Deltadromeus new
Name Deltadromeus
Order Saurischia
Suborder Theropoda
Class Ceratosauria
Name Translation Delta Runner
Period Late Cretaceous (99-65 mya)
Location Niger, Nigeria
Diet Carnivore
Size 8.5 metres (26 ft) long, 1.5 ton

Deltadromeus was a species of medium sized theropod dinosaur that once lived on Africa where the Sahara Desert is now located. It is contemporary of other large predators, which include Suchomimus, Spinosaurus, Carcharodontosaurus, Rugops, Sarcosuchus, and Kaprosuchus.

It had a lightweight and slender build, an unusual feature for a predator of its size. It could probably race across the landscape at higher speeds than other large hunters. It was very closely related to its contemporary/relative species Bahariasaurus and they may in fact be the same genus if Deltadromeus is a subadult form of Bahariasaurus.

Estimated to be capable of growing up to 8.5 meters (26 feet) in length and weighing 1.5 tons, Deltadromeus was quite big and strong and use wit, power and speed to subdue its prey.

Since its body design is that of a runner, it was most likely warm-blooded. It was likely covered in scales or bumps rather than feathers because it was a member of a more basal theropod family, closely related to Allosaurus and Ceratosaurus and it would not need them as an adult since its own size would likely have given it gigantothermy.

Its gracile and relatively fragile frame is not suited for fighting and it probably lashed out at the prey with its vicious claws and teeth, slashing the hide and flesh like an axe until the prey died from exhaustion, blood loss, shock or a combination of the factors above.


The holotype of Deltadromeus agilis (museum catalogue number SGM-Din2) is a partial skeleton of an animal which is estimated to have measured 8 meters (26.24 feet) long. The weight of the living animal was estimated to have been around 1050 kilograms, slightly more than an imperial ton.

Size of the holotype, speculatively restored as a noasaurid, compared to a human. A number of specimens (catalogued under IPHG 1912 VIII) were originally considered by Ernst Stromer to be conspecific with Bahariasaurus, but were referred to Deltadromeus by Paul Sereno in 1996. They were thought to come from a much larger individual, with a femur (upper leg bone) length of 1.22 meters (4 feet), compared to the 0.74 meter (2.46 foot) long femur of the holotype. These referred specimens, if legitimately assigned to Deltadromeus, would have indicated that members of the genus could grow up to 12.2 meters (40 feet) in length, approximately the size of a Tyrannosaurus rex. However, the referral of the coracoid, pubes, and hindlimb material catalogued under IPHG 1912 VIII to Deltadromeus has been questioned because the remains came from different horizons and localities in the Bahariya Formation, and actually exhibit notable differences from the holotype of Deltadromeus.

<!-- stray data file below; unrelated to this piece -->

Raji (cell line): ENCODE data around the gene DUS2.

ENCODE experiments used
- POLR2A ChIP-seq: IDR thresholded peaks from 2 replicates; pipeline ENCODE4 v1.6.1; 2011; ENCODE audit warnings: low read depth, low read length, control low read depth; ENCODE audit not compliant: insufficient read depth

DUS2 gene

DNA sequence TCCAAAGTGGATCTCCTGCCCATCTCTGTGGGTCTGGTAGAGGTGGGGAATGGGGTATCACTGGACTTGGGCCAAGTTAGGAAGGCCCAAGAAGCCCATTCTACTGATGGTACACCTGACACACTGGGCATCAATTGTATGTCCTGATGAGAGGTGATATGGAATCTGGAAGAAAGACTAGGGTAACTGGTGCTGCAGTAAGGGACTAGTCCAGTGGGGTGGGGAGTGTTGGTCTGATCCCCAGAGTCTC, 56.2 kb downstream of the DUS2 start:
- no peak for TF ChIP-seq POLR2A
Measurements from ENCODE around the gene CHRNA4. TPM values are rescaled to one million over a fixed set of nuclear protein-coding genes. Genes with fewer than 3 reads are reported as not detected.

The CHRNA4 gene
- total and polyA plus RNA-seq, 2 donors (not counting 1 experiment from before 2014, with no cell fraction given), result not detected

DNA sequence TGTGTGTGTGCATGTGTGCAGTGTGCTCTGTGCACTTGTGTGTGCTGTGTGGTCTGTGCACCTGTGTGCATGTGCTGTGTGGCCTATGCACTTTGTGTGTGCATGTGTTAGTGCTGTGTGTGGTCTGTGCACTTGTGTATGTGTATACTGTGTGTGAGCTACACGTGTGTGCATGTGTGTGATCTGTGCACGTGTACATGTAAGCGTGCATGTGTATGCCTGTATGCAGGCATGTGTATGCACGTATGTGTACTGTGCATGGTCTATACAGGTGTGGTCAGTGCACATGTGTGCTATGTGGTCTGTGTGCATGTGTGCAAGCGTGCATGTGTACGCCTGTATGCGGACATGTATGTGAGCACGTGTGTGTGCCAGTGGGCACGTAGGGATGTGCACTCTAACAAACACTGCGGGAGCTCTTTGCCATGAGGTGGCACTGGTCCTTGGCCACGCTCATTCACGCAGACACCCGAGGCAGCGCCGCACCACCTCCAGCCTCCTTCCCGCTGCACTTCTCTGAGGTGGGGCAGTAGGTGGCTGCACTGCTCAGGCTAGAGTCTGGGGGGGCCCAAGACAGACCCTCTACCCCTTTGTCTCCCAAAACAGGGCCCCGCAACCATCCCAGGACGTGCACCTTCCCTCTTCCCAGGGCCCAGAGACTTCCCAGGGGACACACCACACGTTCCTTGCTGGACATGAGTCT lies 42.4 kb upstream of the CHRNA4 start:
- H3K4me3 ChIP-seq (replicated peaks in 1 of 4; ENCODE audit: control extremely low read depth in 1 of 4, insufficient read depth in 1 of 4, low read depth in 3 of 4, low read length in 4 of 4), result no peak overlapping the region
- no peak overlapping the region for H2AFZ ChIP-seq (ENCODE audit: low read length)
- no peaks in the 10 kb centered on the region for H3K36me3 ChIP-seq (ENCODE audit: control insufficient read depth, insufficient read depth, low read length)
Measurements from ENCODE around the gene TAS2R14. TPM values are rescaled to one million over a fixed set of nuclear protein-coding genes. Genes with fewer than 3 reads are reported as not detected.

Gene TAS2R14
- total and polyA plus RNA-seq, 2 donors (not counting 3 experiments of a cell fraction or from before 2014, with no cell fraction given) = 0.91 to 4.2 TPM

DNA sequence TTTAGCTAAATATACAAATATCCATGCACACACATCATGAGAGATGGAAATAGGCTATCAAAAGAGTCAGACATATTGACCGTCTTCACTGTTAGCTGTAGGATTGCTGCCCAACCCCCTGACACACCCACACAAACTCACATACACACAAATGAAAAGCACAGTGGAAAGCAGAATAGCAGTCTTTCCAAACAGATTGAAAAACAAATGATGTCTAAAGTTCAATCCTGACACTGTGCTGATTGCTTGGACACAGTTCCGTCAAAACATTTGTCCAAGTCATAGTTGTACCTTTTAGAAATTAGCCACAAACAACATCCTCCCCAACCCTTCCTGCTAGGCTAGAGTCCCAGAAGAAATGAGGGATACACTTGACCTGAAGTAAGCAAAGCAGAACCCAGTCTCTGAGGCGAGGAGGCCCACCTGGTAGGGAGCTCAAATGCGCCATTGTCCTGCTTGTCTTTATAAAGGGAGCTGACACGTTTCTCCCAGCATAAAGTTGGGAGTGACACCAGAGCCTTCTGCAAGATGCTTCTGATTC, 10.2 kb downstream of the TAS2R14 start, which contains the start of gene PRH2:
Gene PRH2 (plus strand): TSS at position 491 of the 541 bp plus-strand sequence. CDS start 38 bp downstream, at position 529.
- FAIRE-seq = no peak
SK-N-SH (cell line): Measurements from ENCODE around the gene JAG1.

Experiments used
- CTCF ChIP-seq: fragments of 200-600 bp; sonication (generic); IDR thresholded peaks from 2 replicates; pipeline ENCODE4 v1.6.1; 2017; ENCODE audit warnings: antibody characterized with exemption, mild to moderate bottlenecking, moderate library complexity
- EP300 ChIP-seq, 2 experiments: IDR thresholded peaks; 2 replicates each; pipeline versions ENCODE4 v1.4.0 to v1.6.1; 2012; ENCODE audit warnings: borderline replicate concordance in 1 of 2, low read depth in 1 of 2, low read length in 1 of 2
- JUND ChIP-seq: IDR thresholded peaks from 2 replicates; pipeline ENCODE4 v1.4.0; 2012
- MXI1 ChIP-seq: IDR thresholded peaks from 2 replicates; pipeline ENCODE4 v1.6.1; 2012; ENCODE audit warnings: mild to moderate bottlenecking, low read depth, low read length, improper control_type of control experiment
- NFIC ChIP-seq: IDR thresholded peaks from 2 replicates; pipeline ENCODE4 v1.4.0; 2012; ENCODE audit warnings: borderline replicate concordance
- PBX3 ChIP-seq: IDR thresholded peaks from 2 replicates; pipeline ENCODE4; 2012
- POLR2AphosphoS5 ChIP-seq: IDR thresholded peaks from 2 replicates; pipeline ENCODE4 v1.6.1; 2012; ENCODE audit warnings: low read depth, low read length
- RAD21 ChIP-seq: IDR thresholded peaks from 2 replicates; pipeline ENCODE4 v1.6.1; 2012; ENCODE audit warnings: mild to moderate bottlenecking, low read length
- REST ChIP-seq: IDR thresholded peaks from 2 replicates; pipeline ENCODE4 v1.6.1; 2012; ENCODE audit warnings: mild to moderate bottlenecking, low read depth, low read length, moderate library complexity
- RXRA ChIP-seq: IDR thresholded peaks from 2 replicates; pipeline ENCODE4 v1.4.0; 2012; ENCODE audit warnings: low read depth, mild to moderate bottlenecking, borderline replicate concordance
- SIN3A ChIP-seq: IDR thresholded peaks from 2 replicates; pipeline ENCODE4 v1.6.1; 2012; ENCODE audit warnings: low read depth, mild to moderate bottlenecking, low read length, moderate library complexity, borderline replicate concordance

The Deltadromeus skeleton has been found in the same formation as those of the giant theropods Carcharodontosaurus, Spinosaurus, and Bahariasaurus, which may be synonymous with Deltadromeus. No skull material has been found for either Deltadromeus or Bahariasaurus, and though carnivore teeth labelled as "Deltadromeus" are commonly sold in rock shops, there is no way of knowing if they actually come from this animal.


Many studies published since the original description of Deltadromeus have considered it to be a ceratosaur, although different studies disagree on what kind of ceratosaur. One 2003 study suggested it was a member of the Noasaurids, Though others have found it to be more primitive, possibly related to the primitive ceratosaurs Elaphrosaurus and Limusaurus. A more comprehensive study of noasaurid relationships published in 2016 found that both of these interpretations were essentially correct, with Deltadromeus, Limusaurus, and Elaphrosaurus all found to be within the Noasauridae. A 2017 paper describing ontogenetic changes in Limusaurus and the affect of juvenile taxa on phylogenetic analyses placed Deltadromeus as a noasaurid in every analysis regardless of which Limusaurus specimen was used, although the analyses did not include Gualicho or Aoniraptor. According to the writers of the paper, resolving the phylogenetic positions of Gualicho, Aoniraptor, Deltadromeus, and megaraptorans is one of the most critical issues presently facing theropod systematics.

Popular Media

  • A Deltadromeus Figure was released by Safari Ltd. in 1997.
  • In Digimon Adventure 2 a Dinosaur or Dragon Digimon called Deltamon Maybe the same name of the actual Dinosaur Deltadromeus.
  • Deltadromeus appeared in a few episodes of the 2007 Anime show Dinosaur King. Including the final episode of the 2nd Season In 2010.



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